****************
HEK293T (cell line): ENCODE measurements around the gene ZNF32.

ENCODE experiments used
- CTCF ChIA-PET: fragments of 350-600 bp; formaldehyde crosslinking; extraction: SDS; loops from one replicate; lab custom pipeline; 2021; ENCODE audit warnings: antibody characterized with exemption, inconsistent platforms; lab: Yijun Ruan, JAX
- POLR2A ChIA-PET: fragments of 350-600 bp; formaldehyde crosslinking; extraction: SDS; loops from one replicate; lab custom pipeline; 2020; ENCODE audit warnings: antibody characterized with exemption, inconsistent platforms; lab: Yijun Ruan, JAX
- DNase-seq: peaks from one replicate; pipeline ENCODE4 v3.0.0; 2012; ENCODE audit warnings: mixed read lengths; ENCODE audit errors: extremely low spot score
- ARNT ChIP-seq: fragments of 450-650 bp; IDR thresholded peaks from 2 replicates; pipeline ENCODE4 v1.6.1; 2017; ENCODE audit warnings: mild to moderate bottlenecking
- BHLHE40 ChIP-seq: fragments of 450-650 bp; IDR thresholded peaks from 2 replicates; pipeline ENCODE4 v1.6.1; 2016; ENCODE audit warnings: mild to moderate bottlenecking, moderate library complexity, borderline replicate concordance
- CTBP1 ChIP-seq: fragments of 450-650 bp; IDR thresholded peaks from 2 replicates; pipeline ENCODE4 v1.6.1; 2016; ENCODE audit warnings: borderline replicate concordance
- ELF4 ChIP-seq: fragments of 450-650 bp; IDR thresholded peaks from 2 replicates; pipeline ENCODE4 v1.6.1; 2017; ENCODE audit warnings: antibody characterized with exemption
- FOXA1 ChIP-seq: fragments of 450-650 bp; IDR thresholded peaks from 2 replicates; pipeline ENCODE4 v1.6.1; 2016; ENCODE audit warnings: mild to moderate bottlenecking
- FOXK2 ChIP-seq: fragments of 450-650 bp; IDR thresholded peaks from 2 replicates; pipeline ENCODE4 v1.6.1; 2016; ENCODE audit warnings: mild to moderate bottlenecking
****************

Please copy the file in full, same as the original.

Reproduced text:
HEK293T (cell line): ENCODE measurements around the gene ZNF32.

ENCODE experiments used
- CTCF ChIA-PET: fragments of 350-600 bp; formaldehyde crosslinking; extraction: SDS; loops from one replicate; lab custom pipeline; 2021; ENCODE audit warnings: antibody characterized with exemption, inconsistent platforms; lab: Yijun Ruan, JAX
- POLR2A ChIA-PET: fragments of 350-600 bp; formaldehyde crosslinking; extraction: SDS; loops from one replicate; lab custom pipeline; 2020; ENCODE audit warnings: antibody characterized with exemption, inconsistent platforms; lab: Yijun Ruan, JAX
- DNase-seq: peaks from one replicate; pipeline ENCODE4 v3.0.0; 2012; ENCODE audit warnings: mixed read lengths; ENCODE audit errors: extremely low spot score
- ARNT ChIP-seq: fragments of 450-650 bp; IDR thresholded peaks from 2 replicates; pipeline ENCODE4 v1.6.1; 2017; ENCODE audit warnings: mild to moderate bottlenecking
- BHLHE40 ChIP-seq: fragments of 450-650 bp; IDR thresholded peaks from 2 replicates; pipeline ENCODE4 v1.6.1; 2016; ENCODE audit warnings: mild to moderate bottlenecking, moderate library complexity, borderline replicate concordance
- CTBP1 ChIP-seq: fragments of 450-650 bp; IDR thresholded peaks from 2 replicates; pipeline ENCODE4 v1.6.1; 2016; ENCODE audit warnings: borderline replicate concordance
- ELF4 ChIP-seq: fragments of 450-650 bp; IDR thresholded peaks from 2 replicates; pipeline ENCODE4 v1.6.1; 2017; ENCODE audit warnings: antibody characterized with exemption
- FOXA1 ChIP-seq: fragments of 450-650 bp; IDR thresholded peaks from 2 replicates; pipeline ENCODE4 v1.6.1; 2016; ENCODE audit warnings: mild to moderate bottlenecking
- FOXK2 ChIP-seq: fragments of 450-650 bp; IDR thresholded peaks from 2 replicates; pipeline ENCODE4 v1.6.1; 2016; ENCODE audit warnings: mild to moderate bottlenecking